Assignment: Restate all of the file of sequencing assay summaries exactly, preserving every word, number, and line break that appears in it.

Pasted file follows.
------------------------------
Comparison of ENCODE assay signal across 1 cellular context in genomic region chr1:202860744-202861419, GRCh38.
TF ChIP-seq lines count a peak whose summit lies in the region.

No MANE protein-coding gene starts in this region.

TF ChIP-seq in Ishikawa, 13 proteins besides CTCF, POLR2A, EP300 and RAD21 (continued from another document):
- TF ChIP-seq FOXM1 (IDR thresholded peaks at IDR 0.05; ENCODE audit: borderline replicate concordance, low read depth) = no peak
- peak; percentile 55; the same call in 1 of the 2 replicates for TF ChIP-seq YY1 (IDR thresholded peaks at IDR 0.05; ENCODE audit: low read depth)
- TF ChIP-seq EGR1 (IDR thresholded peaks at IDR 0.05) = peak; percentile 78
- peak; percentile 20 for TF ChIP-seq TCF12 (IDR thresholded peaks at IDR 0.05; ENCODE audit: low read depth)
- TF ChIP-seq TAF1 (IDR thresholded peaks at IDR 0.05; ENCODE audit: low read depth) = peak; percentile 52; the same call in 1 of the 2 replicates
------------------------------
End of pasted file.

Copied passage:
Comparison of ENCODE assay signal across 1 cellular context in genomic region chr1:202860744-202861419, GRCh38.
TF ChIP-seq lines count a peak whose summit lies in the region.

No MANE protein-coding gene starts in this region.

TF ChIP-seq in Ishikawa, 13 proteins besides CTCF, POLR2A, EP300 and RAD21 (continued from another document):
- TF ChIP-seq FOXM1 (IDR thresholded peaks at IDR 0.05; ENCODE audit: borderline replicate concordance, low read depth) = no peak
- peak; percentile 55; the same call in 1 of the 2 replicates for TF ChIP-seq YY1 (IDR thresholded peaks at IDR 0.05; ENCODE audit: low read depth)
- TF ChIP-seq EGR1 (IDR thresholded peaks at IDR 0.05) = peak; percentile 78
- peak; percentile 20 for TF ChIP-seq TCF12 (IDR thresholded peaks at IDR 0.05; ENCODE audit: low read depth)
- TF ChIP-seq TAF1 (IDR thresholded peaks at IDR 0.05; ENCODE audit: low read depth) = peak; percentile 52; the same call in 1 of the 2 replicates